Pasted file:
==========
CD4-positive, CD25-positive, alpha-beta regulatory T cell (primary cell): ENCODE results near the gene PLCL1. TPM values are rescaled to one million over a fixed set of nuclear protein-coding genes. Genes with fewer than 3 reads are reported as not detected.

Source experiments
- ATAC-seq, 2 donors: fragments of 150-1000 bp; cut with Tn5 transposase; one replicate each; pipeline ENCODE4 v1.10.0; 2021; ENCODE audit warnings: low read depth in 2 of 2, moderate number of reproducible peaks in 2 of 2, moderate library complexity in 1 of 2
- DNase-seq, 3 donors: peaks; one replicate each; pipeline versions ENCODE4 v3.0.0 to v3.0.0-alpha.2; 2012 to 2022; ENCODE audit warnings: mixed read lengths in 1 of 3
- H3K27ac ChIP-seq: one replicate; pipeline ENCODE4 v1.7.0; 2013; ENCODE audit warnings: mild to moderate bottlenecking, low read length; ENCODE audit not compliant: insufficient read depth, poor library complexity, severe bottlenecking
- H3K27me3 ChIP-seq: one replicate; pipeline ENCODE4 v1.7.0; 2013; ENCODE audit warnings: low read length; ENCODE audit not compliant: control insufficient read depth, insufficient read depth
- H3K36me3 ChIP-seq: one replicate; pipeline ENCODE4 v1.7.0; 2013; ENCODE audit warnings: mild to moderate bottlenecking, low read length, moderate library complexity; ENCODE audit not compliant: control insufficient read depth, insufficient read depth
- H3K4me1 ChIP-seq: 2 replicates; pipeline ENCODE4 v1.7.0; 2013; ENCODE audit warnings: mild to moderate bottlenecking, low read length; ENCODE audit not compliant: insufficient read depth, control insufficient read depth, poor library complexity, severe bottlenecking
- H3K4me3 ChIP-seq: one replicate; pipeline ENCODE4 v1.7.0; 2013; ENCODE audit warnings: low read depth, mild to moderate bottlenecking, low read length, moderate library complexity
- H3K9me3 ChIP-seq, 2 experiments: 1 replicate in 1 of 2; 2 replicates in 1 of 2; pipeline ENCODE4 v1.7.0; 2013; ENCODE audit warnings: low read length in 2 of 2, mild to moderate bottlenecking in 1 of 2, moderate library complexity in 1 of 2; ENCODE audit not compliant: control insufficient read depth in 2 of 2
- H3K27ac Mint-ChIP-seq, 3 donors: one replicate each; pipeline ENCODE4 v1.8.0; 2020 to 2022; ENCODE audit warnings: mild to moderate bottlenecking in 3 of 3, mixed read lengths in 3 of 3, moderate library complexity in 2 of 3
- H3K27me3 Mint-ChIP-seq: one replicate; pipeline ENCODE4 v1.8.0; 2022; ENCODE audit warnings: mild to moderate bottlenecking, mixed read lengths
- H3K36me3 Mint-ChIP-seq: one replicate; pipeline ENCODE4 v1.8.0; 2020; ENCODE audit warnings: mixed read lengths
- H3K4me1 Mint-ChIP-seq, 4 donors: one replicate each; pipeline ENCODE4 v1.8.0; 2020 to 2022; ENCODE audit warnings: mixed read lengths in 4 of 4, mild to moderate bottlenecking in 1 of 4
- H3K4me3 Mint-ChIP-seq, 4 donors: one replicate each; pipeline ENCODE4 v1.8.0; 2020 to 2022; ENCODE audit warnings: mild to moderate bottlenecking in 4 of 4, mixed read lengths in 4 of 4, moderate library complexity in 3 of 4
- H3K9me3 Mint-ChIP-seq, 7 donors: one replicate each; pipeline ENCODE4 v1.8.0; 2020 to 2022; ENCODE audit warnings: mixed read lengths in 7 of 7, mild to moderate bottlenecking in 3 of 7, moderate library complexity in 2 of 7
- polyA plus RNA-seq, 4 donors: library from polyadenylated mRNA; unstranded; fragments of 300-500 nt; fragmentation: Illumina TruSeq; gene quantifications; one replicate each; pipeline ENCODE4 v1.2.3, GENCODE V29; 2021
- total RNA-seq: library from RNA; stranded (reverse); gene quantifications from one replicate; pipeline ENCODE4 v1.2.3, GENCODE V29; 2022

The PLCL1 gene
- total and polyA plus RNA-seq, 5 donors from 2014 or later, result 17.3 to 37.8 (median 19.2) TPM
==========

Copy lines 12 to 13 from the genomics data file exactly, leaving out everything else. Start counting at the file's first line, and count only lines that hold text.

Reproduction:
- H3K27me3 Mint-ChIP-seq: one replicate; pipeline ENCODE4 v1.8.0; 2022; ENCODE audit warnings: mild to moderate bottlenecking, mixed read lengths
- H3K36me3 Mint-ChIP-seq: one replicate; pipeline ENCODE4 v1.8.0; 2020; ENCODE audit warnings: mixed read lengths